Inanna, Queen of Heaven

Inana, Innin, Ennin, Ninnin, Ninni, Ninanna, Ninnar, Innina, Ennina, Irnina, Innini, Nana, Nin

  • Ancient Sumerian goddess of sexual love, lust, fertility, and warfare.
  • Inanna’s name is commonly taken from Nin-anna “Queen of Heaven” (from Sumerian NIN “lady”, AN “sky”).
  • She is connected with female sexuality, and her priestesses were often sacred prostitutes and would offer themselves to the Goddess in worship.
  • She is married to the vegetation god Dumuzi, the most significant of her many consorts.
  • She is also the younger sister (and possibly twin) of the underworld goddess Ereskigal.
  • Many shrines and temples were dedicated to Inanna along the Tigris and Euphrates rivers.  She was the patron goddess of the ancient Sumerian city of Uruk.
  • Inanna took on many forms over the ages as civilizations grew and evolved; Ishtar, Astarte, Aphrodite/Venus.
Inanna Star
Inanna Knot
  • Her symbology is a hook-shaped twisted knot of reeds, an eight-pointed star (symbol of Venus) or a rosette.
  • She is associated with lions, and was frequently depicted standing on the backs of two lionesses or on top of a mountain.
  • She is perceived as the goddess of the Morning Star and Evening Star (Venus).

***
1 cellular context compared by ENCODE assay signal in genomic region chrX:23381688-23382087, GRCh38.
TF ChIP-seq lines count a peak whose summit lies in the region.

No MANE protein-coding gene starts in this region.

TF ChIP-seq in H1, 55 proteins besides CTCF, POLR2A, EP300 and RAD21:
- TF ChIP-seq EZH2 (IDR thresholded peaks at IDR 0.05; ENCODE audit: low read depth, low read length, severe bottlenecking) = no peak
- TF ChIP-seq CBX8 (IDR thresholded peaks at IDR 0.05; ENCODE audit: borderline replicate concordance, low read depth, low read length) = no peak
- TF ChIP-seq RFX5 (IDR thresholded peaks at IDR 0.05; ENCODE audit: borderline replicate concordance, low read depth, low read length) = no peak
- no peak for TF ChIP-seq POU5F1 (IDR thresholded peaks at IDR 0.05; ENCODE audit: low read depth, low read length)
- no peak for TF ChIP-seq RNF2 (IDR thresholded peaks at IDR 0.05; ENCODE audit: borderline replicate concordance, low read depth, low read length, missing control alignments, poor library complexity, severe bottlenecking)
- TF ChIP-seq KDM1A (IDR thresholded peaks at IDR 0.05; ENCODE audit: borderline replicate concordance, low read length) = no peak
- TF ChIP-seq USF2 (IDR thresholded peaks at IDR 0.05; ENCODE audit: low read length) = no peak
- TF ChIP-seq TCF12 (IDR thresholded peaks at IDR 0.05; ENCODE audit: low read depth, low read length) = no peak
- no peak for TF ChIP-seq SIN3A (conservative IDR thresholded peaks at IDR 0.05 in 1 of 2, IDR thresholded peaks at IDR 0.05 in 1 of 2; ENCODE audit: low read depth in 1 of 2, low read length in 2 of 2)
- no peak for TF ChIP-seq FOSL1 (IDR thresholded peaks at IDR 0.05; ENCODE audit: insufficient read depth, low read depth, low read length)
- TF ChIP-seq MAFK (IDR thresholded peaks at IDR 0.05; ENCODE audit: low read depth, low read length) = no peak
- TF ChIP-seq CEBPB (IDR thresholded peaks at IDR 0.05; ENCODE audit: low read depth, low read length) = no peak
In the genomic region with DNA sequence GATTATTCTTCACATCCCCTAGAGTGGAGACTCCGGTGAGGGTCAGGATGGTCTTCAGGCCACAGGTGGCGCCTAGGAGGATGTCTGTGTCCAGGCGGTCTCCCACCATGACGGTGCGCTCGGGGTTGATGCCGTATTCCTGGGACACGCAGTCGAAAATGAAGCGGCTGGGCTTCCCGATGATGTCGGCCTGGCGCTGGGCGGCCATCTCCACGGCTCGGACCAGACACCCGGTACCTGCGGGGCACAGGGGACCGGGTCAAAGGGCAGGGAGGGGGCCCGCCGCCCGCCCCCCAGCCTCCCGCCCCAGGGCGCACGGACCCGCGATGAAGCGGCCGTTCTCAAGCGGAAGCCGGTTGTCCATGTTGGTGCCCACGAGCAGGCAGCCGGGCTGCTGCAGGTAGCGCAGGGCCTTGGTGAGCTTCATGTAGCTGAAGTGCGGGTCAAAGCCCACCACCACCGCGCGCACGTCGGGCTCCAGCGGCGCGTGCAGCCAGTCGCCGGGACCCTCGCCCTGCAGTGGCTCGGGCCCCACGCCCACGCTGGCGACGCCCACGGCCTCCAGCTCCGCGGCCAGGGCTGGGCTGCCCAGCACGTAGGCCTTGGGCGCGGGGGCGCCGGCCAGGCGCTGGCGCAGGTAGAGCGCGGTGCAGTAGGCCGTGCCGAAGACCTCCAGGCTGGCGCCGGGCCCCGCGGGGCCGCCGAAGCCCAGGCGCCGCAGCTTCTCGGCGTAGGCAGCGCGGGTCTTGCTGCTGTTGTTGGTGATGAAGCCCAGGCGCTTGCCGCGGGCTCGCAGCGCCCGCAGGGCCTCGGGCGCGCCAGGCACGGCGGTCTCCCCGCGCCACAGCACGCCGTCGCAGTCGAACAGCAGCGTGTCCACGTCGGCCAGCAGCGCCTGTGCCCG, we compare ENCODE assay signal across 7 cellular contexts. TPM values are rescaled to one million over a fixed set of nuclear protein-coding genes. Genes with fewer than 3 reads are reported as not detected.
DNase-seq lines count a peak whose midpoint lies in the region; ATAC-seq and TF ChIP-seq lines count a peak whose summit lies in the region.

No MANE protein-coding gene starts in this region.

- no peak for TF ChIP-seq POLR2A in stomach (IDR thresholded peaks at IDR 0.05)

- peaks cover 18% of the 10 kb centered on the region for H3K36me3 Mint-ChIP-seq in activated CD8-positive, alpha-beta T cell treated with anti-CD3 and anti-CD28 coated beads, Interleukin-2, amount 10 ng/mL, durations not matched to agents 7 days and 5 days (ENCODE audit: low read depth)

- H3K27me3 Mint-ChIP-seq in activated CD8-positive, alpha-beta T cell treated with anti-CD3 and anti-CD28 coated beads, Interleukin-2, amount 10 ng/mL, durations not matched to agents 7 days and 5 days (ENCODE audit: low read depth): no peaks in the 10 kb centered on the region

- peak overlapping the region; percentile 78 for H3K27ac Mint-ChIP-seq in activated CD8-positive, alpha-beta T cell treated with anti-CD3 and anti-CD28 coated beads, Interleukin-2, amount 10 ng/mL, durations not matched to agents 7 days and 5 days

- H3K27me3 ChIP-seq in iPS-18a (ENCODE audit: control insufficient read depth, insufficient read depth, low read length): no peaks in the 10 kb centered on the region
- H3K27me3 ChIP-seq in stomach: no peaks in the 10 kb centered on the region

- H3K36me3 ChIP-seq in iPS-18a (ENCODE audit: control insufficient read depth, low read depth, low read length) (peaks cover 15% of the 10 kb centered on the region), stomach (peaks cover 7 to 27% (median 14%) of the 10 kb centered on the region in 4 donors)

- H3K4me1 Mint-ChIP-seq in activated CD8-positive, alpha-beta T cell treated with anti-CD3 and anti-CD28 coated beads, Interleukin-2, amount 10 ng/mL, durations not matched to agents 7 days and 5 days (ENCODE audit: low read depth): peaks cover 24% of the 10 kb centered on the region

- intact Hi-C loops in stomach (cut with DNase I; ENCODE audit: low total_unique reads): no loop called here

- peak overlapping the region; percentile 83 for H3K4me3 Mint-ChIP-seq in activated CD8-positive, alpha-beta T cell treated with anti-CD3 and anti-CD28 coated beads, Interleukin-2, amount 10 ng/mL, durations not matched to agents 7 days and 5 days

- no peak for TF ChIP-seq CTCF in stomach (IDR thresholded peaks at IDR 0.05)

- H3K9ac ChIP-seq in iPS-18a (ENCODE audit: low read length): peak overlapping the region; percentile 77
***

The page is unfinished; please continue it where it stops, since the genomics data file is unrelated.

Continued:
Inanna – British Museum – Queen of the Night
  • Inanna descended into the underworld adorned with Lapis Lazuli, but was kept there by her sister/twin Ereskigal and subsequently turned into a corpse.  After three days she was saved, however she chose Dumuzi to take her place in the underworld as he failed to properly mourn her.  Dumuzi’s sister, feeling sorry for him, offers to take his place six months of the year.
  • For the six months Dumuzi is in the underworld, Inanna loses her power of fertility and joy, hence, this represents the dark half of the year and the changing of the seasons.
  • Her descent into the underworld represents the lighter and darker halves of deity (Inanna vs Ereskigal), as well as represents death and rebirth (similar to the story of Jesus’ death and resurrection).

Sources: Wiki Inanna and others…

© West Coast Pagan


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